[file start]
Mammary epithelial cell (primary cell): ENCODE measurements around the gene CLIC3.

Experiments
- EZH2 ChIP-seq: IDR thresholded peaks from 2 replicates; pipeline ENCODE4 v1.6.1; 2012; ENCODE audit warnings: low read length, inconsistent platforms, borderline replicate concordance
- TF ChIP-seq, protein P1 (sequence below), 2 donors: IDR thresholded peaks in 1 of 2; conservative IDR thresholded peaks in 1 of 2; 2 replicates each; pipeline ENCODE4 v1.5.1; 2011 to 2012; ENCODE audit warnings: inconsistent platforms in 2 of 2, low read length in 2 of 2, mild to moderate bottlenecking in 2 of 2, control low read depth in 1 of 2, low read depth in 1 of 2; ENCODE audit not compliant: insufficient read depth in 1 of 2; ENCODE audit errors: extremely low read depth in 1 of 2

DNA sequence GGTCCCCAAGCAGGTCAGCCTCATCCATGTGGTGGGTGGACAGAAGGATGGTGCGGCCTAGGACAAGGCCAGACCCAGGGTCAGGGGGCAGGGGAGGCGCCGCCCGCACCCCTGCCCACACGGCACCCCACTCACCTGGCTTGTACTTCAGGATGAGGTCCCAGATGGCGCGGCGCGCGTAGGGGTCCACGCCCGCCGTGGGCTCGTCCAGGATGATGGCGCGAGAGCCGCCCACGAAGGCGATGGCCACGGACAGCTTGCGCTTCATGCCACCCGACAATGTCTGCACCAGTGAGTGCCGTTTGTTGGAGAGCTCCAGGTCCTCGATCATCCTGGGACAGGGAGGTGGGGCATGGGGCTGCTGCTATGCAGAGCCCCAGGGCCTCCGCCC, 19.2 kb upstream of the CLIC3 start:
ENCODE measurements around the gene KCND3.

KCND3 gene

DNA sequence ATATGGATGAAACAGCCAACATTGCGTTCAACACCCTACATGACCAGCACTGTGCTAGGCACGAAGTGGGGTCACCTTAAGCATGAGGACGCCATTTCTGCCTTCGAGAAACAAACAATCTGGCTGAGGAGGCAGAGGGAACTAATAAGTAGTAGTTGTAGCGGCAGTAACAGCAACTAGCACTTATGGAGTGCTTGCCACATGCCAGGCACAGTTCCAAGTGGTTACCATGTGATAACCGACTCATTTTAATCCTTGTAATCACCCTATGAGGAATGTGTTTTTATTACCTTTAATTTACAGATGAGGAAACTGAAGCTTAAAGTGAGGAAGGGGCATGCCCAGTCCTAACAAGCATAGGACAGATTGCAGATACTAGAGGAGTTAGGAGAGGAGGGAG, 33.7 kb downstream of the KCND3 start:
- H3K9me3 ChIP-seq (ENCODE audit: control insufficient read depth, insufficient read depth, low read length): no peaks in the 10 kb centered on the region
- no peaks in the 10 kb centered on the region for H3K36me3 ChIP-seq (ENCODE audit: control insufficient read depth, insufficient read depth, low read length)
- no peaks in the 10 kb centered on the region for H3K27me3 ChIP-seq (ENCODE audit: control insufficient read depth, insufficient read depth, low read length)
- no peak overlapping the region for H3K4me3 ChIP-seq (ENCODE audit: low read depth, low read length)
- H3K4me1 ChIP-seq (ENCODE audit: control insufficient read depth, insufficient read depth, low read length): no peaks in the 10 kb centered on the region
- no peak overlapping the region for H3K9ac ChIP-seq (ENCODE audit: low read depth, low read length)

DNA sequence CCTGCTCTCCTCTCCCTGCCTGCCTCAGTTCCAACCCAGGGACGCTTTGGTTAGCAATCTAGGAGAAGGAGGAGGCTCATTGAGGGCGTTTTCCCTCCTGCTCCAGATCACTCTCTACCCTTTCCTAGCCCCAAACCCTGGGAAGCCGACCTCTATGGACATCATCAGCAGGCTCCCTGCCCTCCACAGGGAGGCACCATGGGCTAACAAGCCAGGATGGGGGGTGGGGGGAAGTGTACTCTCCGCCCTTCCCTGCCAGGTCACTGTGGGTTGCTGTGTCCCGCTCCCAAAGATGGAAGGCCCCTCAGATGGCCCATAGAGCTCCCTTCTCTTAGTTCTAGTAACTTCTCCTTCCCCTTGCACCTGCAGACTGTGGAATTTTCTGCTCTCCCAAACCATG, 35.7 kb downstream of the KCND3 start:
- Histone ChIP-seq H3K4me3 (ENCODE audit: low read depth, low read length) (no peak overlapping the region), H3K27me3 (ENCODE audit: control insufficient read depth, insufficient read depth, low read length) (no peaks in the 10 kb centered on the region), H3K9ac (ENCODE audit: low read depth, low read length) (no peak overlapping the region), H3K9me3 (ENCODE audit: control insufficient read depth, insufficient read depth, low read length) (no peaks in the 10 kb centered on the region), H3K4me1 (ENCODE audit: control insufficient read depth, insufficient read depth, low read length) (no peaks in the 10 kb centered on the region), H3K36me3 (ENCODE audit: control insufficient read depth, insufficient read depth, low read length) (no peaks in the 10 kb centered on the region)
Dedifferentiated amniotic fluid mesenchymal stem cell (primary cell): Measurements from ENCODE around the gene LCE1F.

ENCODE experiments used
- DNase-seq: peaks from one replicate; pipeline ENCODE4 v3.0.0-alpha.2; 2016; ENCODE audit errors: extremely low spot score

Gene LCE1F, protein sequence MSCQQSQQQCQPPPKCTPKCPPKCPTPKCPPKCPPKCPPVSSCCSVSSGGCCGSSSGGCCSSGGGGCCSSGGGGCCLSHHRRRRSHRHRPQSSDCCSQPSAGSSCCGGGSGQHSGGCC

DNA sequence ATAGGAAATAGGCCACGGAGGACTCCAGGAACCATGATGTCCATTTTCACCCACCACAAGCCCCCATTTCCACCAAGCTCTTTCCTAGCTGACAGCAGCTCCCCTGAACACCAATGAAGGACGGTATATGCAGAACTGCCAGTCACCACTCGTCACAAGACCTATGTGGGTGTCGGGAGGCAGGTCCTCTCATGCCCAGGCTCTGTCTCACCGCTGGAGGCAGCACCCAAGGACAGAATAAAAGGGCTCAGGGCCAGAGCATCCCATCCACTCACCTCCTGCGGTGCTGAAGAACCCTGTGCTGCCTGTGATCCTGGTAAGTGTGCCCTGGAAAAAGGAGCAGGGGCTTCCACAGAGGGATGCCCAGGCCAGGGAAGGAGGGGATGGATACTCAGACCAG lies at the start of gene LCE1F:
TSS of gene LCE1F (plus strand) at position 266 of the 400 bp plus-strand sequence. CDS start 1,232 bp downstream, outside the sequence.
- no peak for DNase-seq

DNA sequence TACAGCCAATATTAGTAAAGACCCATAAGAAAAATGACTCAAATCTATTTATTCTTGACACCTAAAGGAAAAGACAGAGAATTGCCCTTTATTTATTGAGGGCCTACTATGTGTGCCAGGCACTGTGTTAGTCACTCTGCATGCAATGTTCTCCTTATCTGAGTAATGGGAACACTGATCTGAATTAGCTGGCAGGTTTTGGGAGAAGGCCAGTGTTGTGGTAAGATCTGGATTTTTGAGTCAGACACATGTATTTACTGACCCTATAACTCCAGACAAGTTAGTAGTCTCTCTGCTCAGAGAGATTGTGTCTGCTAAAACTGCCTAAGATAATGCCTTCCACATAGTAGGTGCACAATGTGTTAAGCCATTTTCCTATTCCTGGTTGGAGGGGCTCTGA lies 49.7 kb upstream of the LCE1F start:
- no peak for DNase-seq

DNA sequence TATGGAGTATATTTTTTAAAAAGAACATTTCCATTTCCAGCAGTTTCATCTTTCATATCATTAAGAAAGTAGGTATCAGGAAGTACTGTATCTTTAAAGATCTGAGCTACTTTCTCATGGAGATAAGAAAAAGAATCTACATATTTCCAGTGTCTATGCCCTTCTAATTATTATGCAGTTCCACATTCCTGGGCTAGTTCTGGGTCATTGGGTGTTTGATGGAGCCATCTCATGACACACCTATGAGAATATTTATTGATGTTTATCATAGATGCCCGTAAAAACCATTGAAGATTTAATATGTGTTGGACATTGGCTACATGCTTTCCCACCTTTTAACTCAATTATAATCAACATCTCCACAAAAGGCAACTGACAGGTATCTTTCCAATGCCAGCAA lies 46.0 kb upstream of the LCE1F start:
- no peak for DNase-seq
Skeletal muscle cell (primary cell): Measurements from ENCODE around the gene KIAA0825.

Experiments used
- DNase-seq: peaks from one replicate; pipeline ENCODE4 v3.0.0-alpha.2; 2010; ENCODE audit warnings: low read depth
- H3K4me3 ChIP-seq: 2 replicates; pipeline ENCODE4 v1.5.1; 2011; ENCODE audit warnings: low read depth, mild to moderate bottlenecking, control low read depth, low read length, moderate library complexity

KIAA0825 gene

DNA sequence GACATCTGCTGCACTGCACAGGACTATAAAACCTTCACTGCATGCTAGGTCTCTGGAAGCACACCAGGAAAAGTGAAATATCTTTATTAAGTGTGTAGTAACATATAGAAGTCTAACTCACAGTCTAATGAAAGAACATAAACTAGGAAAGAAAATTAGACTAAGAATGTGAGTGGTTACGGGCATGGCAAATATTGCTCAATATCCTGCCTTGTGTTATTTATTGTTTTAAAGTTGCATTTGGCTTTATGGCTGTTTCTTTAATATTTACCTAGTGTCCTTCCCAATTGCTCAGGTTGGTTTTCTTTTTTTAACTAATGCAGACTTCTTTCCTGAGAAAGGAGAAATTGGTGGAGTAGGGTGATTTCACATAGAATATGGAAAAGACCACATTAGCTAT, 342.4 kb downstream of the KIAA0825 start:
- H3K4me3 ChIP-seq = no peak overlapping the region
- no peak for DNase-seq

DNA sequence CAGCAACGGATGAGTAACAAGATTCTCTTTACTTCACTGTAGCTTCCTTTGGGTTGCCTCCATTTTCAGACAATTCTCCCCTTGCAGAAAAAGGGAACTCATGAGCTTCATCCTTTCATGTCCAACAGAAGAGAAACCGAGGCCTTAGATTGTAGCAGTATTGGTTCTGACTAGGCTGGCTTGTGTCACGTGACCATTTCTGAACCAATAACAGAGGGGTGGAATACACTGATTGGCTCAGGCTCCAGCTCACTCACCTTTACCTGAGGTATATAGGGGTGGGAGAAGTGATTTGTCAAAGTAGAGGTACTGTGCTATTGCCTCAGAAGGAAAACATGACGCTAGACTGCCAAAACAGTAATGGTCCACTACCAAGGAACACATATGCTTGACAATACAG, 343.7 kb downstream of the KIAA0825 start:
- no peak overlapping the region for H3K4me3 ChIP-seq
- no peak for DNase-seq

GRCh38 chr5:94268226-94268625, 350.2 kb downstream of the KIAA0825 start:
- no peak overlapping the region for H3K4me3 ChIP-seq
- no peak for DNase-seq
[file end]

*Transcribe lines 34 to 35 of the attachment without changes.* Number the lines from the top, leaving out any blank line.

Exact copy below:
- H3K4me3 ChIP-seq = no peak overlapping the region
- no peak for DNase-seq